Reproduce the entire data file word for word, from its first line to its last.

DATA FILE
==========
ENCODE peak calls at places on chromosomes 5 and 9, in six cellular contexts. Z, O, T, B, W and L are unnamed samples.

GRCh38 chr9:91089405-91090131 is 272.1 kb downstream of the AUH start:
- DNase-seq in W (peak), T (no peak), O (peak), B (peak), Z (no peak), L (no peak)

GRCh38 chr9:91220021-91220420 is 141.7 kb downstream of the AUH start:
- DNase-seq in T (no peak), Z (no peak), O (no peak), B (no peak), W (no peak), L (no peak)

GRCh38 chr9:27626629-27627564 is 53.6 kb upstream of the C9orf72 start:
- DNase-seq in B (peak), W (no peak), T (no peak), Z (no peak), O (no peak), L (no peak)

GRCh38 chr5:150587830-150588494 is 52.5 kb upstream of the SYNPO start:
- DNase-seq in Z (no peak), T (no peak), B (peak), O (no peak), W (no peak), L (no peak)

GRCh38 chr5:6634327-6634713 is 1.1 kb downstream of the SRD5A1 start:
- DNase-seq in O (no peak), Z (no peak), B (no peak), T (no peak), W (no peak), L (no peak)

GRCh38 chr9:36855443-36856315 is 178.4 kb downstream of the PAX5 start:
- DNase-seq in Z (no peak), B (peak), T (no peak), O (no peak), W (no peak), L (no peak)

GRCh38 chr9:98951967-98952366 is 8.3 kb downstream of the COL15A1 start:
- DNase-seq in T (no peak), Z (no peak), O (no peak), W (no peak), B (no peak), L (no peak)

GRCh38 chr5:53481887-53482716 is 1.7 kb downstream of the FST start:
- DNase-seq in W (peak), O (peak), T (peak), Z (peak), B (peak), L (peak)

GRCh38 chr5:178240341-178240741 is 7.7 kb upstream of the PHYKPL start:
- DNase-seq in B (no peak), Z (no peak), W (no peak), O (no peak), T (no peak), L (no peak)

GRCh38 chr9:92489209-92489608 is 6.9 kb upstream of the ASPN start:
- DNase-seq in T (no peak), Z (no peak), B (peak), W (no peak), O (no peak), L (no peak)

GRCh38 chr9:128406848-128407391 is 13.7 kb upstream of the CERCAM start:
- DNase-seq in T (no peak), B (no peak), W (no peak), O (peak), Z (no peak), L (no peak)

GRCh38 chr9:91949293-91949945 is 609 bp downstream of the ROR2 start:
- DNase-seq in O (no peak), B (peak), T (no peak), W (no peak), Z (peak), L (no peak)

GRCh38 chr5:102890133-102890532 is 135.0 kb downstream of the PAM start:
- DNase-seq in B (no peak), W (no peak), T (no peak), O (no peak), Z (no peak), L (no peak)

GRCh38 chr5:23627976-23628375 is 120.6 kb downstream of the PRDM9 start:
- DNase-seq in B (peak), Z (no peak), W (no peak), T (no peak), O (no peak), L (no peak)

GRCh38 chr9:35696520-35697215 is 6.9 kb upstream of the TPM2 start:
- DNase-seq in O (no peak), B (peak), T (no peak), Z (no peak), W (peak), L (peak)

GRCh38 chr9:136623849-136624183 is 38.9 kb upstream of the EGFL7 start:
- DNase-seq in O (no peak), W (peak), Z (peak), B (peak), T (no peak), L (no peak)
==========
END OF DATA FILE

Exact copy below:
ENCODE peak calls at places on chromosomes 5 and 9, in six cellular contexts. Z, O, T, B, W and L are unnamed samples.

GRCh38 chr9:91089405-91090131 is 272.1 kb downstream of the AUH start:
- DNase-seq in W (peak), T (no peak), O (peak), B (peak), Z (no peak), L (no peak)

GRCh38 chr9:91220021-91220420 is 141.7 kb downstream of the AUH start:
- DNase-seq in T (no peak), Z (no peak), O (no peak), B (no peak), W (no peak), L (no peak)

GRCh38 chr9:27626629-27627564 is 53.6 kb upstream of the C9orf72 start:
- DNase-seq in B (peak), W (no peak), T (no peak), Z (no peak), O (no peak), L (no peak)

GRCh38 chr5:150587830-150588494 is 52.5 kb upstream of the SYNPO start:
- DNase-seq in Z (no peak), T (no peak), B (peak), O (no peak), W (no peak), L (no peak)

GRCh38 chr5:6634327-6634713 is 1.1 kb downstream of the SRD5A1 start:
- DNase-seq in O (no peak), Z (no peak), B (no peak), T (no peak), W (no peak), L (no peak)

GRCh38 chr9:36855443-36856315 is 178.4 kb downstream of the PAX5 start:
- DNase-seq in Z (no peak), B (peak), T (no peak), O (no peak), W (no peak), L (no peak)

GRCh38 chr9:98951967-98952366 is 8.3 kb downstream of the COL15A1 start:
- DNase-seq in T (no peak), Z (no peak), O (no peak), W (no peak), B (no peak), L (no peak)

GRCh38 chr5:53481887-53482716 is 1.7 kb downstream of the FST start:
- DNase-seq in W (peak), O (peak), T (peak), Z (peak), B (peak), L (peak)

GRCh38 chr5:178240341-178240741 is 7.7 kb upstream of the PHYKPL start:
- DNase-seq in B (no peak), Z (no peak), W (no peak), O (no peak), T (no peak), L (no peak)

GRCh38 chr9:92489209-92489608 is 6.9 kb upstream of the ASPN start:
- DNase-seq in T (no peak), Z (no peak), B (peak), W (no peak), O (no peak), L (no peak)

GRCh38 chr9:128406848-128407391 is 13.7 kb upstream of the CERCAM start:
- DNase-seq in T (no peak), B (no peak), W (no peak), O (peak), Z (no peak), L (no peak)

GRCh38 chr9:91949293-91949945 is 609 bp downstream of the ROR2 start:
- DNase-seq in O (no peak), B (peak), T (no peak), W (no peak), Z (peak), L (no peak)

GRCh38 chr5:102890133-102890532 is 135.0 kb downstream of the PAM start:
- DNase-seq in B (no peak), W (no peak), T (no peak), O (no peak), Z (no peak), L (no peak)

GRCh38 chr5:23627976-23628375 is 120.6 kb downstream of the PRDM9 start:
- DNase-seq in B (peak), Z (no peak), W (no peak), T (no peak), O (no peak), L (no peak)

GRCh38 chr9:35696520-35697215 is 6.9 kb upstream of the TPM2 start:
- DNase-seq in O (no peak), B (peak), T (no peak), Z (no peak), W (peak), L (peak)

GRCh38 chr9:136623849-136624183 is 38.9 kb upstream of the EGFL7 start:
- DNase-seq in O (no peak), W (peak), Z (peak), B (peak), T (no peak), L (no peak)